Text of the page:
I wish you could meet Diana who grew up in St. Vincent before immigrating to Canada when she was a teen. The first time she came to our church she prayed, “God, there are not many other people of color here. I’m asking you to bring more.” A few months ago she told our church how God had answered her prayer beyond all she could have imagined. In just a few weeks she will move to Scotland as a missionary with 20schemes and, again, be one of very few people of color in her new local church.

I wish you could meet Paul and Susan. Paul grew up in Toronto and moved to California to study at The Master’s College. It was in California that he met Susan, who hails from Indiana. When he graduated from The Master’s Seminary he returned to Toronto to serve as a pastor and, soon after, founded Grace Fellowship Church.

I wish you could meet Matt and Libby who were married last Saturday in a Ghanian/Portuguese wedding right in the heart of the city, the second Ghanian/Portuguese union our church has enjoyed recently. They began dating when they were in high school and are now living as husband and wife. (The food at the wedding was sublime—one table packed full of Portuguese food and the other packed full of Ghanian delicacies.)

I wish you could meet little Gabriel who looked up at his mom the other day and observed simply, “Dad’s white. You’re black. Emily and I are brown.” Though he’s only a toddler he sees it and he gets it. It’s beautiful.

We are not a perfect church and have not attained perfect unity. But we are learning and growing and experiencing so much grace. We are learning how to value and enjoy very different cultural preferences, very different traditions, and very different foods. We are learning how to appreciate people who are very different in such important ways, and to see those differences as good. We are learning to laugh at ourselves and with one another. We are learning to repent and apologize. We are learning to love.

I tell you all of this because I want you to believe that the gospel is capable of building unity even, and maybe especially, in the midst of diversity. And that makes the gospel look so good, so sweet, so real. When I consider America’s struggles I see an incredible opportunity for the church to prove the power of the gospel. God loves to display his power in gospel-focused communities of gospel-loving Christians. And he does. He is doing it right here. And I can fully believe he can do it there as well.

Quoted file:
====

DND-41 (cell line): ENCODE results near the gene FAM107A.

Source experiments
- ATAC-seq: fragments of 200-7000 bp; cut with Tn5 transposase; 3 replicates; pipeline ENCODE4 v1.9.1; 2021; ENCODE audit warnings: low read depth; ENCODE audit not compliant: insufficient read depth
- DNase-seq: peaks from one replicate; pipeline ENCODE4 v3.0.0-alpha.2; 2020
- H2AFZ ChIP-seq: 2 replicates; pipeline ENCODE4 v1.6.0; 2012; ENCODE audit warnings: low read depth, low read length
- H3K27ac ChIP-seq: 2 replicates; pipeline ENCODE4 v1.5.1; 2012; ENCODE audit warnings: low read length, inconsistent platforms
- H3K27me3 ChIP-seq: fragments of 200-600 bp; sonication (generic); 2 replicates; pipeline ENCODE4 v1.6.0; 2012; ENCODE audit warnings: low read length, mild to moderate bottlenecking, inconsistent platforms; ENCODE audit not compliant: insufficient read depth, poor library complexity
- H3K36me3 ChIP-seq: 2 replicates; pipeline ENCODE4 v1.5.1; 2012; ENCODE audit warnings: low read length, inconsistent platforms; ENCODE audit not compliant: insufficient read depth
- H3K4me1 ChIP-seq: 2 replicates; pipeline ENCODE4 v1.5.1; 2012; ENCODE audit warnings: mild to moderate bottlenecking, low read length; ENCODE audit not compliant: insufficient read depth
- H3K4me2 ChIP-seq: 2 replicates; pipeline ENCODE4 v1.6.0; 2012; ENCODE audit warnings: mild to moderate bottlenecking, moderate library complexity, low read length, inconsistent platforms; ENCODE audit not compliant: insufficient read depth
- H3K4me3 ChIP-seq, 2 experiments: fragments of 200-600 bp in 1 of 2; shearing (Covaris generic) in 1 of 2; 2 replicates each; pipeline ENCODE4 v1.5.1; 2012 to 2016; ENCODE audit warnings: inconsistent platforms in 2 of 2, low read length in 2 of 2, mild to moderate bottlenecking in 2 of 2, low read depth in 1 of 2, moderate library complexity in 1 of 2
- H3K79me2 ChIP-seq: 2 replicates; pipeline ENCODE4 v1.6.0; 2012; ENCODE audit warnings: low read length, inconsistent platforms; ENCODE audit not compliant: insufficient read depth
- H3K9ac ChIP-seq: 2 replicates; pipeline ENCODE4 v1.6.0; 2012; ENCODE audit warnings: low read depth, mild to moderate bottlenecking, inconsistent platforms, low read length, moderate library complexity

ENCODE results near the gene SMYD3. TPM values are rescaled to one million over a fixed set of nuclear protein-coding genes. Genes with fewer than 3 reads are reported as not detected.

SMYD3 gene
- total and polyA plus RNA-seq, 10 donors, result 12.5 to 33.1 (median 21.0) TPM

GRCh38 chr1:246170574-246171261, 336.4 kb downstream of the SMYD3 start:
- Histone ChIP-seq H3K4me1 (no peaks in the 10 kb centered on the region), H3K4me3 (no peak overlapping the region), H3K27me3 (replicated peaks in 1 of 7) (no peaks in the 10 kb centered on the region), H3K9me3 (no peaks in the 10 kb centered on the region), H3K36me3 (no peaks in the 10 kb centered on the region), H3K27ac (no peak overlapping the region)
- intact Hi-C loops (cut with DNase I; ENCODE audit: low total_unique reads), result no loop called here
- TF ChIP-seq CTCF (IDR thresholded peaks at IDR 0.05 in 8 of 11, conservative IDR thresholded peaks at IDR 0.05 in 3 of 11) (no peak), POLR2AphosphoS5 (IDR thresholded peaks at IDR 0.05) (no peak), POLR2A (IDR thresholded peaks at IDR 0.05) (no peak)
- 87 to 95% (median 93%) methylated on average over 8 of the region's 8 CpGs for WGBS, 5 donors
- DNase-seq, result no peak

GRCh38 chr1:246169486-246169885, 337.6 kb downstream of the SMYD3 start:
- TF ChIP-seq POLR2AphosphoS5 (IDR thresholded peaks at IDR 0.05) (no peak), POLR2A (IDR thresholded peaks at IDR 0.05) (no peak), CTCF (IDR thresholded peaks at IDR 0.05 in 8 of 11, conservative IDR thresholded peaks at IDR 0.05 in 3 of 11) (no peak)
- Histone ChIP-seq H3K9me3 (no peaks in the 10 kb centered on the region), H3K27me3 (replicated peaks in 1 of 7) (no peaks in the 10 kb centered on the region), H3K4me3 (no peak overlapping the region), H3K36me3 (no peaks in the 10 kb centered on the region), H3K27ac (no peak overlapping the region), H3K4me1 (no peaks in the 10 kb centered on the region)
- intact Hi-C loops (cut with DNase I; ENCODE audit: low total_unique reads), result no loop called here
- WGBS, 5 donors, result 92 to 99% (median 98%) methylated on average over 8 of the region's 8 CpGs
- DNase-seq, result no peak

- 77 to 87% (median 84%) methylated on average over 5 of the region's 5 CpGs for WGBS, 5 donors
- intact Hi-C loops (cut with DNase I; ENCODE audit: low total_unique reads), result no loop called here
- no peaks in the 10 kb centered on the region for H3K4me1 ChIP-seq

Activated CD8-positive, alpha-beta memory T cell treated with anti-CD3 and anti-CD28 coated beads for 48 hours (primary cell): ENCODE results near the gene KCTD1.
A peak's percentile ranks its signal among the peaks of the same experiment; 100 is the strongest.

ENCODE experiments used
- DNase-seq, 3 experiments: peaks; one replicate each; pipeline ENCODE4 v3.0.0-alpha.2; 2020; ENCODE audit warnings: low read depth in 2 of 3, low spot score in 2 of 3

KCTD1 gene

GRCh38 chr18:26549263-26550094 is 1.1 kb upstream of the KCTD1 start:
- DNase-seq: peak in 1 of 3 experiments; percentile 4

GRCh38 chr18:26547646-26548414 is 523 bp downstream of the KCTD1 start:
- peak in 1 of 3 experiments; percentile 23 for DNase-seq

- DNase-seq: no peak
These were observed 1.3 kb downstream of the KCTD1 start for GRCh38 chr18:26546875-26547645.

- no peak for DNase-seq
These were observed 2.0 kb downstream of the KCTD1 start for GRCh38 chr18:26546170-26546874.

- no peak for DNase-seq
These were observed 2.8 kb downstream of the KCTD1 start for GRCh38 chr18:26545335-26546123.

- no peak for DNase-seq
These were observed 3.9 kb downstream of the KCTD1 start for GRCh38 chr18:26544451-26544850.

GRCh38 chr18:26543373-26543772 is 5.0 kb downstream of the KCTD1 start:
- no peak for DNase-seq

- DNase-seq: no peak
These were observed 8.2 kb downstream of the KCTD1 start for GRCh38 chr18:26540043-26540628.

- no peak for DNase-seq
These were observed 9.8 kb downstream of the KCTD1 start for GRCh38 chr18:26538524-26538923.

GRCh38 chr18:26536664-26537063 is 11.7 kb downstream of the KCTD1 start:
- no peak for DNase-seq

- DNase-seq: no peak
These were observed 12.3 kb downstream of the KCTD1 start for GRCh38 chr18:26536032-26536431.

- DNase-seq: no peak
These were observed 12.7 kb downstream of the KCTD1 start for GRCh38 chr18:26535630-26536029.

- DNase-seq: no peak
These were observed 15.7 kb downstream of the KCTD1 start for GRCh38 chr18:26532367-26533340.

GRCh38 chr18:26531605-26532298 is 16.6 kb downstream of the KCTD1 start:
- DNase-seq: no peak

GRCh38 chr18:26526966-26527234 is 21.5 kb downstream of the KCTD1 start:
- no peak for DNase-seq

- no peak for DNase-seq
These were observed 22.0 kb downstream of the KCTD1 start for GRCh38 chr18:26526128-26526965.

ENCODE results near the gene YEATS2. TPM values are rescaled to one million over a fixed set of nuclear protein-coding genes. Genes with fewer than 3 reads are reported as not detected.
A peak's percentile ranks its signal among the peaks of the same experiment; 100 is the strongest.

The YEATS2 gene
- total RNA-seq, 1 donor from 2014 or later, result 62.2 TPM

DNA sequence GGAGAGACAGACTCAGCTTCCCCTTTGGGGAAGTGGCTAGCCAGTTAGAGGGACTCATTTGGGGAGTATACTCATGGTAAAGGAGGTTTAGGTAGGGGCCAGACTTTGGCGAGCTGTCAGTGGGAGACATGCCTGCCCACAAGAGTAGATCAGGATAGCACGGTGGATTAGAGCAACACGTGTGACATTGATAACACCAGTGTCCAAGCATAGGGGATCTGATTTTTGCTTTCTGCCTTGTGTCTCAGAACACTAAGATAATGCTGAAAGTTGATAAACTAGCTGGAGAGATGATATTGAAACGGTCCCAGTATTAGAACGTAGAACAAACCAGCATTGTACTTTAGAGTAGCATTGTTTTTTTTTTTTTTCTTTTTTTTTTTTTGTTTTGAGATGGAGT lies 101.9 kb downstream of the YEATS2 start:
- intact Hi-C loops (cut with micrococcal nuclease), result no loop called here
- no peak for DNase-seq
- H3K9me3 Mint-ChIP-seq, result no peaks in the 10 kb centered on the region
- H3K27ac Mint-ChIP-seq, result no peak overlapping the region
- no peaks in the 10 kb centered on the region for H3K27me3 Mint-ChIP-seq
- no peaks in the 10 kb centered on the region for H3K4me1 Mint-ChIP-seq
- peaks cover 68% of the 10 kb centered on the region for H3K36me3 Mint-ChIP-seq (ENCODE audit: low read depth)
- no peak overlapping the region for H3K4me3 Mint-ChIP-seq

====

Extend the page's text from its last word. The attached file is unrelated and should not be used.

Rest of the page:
Image credit: Shutterstock

I am now accepting (and encouraging) letters to the editor. This is an experimental feature meant to replace the comments section. If you would like to write a letter to the editor, you can do so here.

  • Redeeming Sex in Marriage

    Redeeming Sex in Marriage

    Surely few things in this world are more mysterious than sex. Surely few things give such clear evidence that there must be more to them than the sum of their parts. On the one level, sex is a simple biological function that exists to populate the earth with human beings. On the other level, it…

  • A La Carte Collection cover image

    A La Carte (May 22)

    A La Carte: What should we think about paedocommunion? / Ten questions for readers of erotica / You are an influencer / Do you believe your pasture’s green? / Adam poisoned me / Kindle and Logos deals / and more.

  • A La Carte Collection cover image

    A La Carte (May 21)

    A La Carte: A theology of immigration / Christian catholicity in an online age / Violent pornography’s assault on the marriage bed / Heresy that warrants no apology / Franchising church / With each passing moment / Kindle deals / and more.

  • Why Do I Feel Such Profound Loneliness?

    This week the blog is sponsored by Moody Publishers and is written by Steve DeWitt. The story of human loneliness has its roots in the character of God and God’s purpose in creating us.  So God created man in his own image, in the image of God he created him; male and female he created…

  • Stop Swiping Start Serving

    Stop Swiping, Start Serving

    I’m going to go out on a limb and suggest that in the past few weeks, you have probably not gotten rip-roaring drunk nor participated in a debauched drinking party. You have probably not given yourself over to rampant sexual immorality or a life obsessed with sensuality. At least, I hope not

  • A La Carte Collection cover image

    A La Carte (May 20)

    A La Carte: What media got wrong about supposed Christian self-immolation / We are walking on holy ground / “His Glory and My Good” / How pop Nietzscheanism masquerades as Christianity / Why a full calendar doesn’t necessarily produce mature church members / Thinking biblically about social justice / John Piper Kindle deals / and…